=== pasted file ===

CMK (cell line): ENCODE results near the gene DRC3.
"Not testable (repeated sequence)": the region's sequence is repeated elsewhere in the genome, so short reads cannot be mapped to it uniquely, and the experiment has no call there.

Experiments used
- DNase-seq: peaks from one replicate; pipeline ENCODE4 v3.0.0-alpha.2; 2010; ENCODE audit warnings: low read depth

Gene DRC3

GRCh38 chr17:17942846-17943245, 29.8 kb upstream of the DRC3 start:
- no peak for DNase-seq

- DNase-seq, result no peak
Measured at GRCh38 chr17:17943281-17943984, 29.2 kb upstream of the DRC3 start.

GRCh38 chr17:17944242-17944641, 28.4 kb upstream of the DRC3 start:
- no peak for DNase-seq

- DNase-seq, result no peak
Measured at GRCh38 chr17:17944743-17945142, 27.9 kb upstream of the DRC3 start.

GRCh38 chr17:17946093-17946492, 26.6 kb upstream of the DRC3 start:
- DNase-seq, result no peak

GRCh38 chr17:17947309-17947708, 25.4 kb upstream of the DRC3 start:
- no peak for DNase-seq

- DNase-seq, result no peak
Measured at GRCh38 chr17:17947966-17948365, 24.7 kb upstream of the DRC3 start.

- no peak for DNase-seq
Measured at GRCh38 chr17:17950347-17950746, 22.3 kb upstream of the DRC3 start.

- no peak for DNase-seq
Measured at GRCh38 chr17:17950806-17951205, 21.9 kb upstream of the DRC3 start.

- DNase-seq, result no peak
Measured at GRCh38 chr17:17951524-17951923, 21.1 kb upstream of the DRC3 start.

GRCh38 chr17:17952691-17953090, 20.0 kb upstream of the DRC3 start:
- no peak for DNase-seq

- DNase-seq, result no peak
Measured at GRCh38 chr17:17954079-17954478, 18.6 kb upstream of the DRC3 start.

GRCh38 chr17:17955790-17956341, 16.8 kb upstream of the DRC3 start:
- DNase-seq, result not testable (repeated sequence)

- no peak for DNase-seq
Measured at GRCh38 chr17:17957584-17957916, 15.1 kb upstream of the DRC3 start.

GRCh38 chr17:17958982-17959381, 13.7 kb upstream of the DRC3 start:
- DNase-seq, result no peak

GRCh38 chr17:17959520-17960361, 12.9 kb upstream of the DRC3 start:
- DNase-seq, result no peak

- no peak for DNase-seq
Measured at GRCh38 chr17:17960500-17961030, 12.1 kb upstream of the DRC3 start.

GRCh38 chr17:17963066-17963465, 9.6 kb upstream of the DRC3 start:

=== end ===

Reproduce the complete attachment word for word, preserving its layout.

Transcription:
CMK (cell line): ENCODE results near the gene DRC3.
"Not testable (repeated sequence)": the region's sequence is repeated elsewhere in the genome, so short reads cannot be mapped to it uniquely, and the experiment has no call there.

Experiments used
- DNase-seq: peaks from one replicate; pipeline ENCODE4 v3.0.0-alpha.2; 2010; ENCODE audit warnings: low read depth

Gene DRC3

GRCh38 chr17:17942846-17943245, 29.8 kb upstream of the DRC3 start:
- no peak for DNase-seq

- DNase-seq, result no peak
Measured at GRCh38 chr17:17943281-17943984, 29.2 kb upstream of the DRC3 start.

GRCh38 chr17:17944242-17944641, 28.4 kb upstream of the DRC3 start:
- no peak for DNase-seq

- DNase-seq, result no peak
Measured at GRCh38 chr17:17944743-17945142, 27.9 kb upstream of the DRC3 start.

GRCh38 chr17:17946093-17946492, 26.6 kb upstream of the DRC3 start:
- DNase-seq, result no peak

GRCh38 chr17:17947309-17947708, 25.4 kb upstream of the DRC3 start:
- no peak for DNase-seq

- DNase-seq, result no peak
Measured at GRCh38 chr17:17947966-17948365, 24.7 kb upstream of the DRC3 start.

- no peak for DNase-seq
Measured at GRCh38 chr17:17950347-17950746, 22.3 kb upstream of the DRC3 start.

- no peak for DNase-seq
Measured at GRCh38 chr17:17950806-17951205, 21.9 kb upstream of the DRC3 start.

- DNase-seq, result no peak
Measured at GRCh38 chr17:17951524-17951923, 21.1 kb upstream of the DRC3 start.

GRCh38 chr17:17952691-17953090, 20.0 kb upstream of the DRC3 start:
- no peak for DNase-seq

- DNase-seq, result no peak
Measured at GRCh38 chr17:17954079-17954478, 18.6 kb upstream of the DRC3 start.

GRCh38 chr17:17955790-17956341, 16.8 kb upstream of the DRC3 start:
- DNase-seq, result not testable (repeated sequence)

- no peak for DNase-seq
Measured at GRCh38 chr17:17957584-17957916, 15.1 kb upstream of the DRC3 start.

GRCh38 chr17:17958982-17959381, 13.7 kb upstream of the DRC3 start:
- DNase-seq, result no peak

GRCh38 chr17:17959520-17960361, 12.9 kb upstream of the DRC3 start:
- DNase-seq, result no peak

- no peak for DNase-seq
Measured at GRCh38 chr17:17960500-17961030, 12.1 kb upstream of the DRC3 start.

GRCh38 chr17:17963066-17963465, 9.6 kb upstream of the DRC3 start: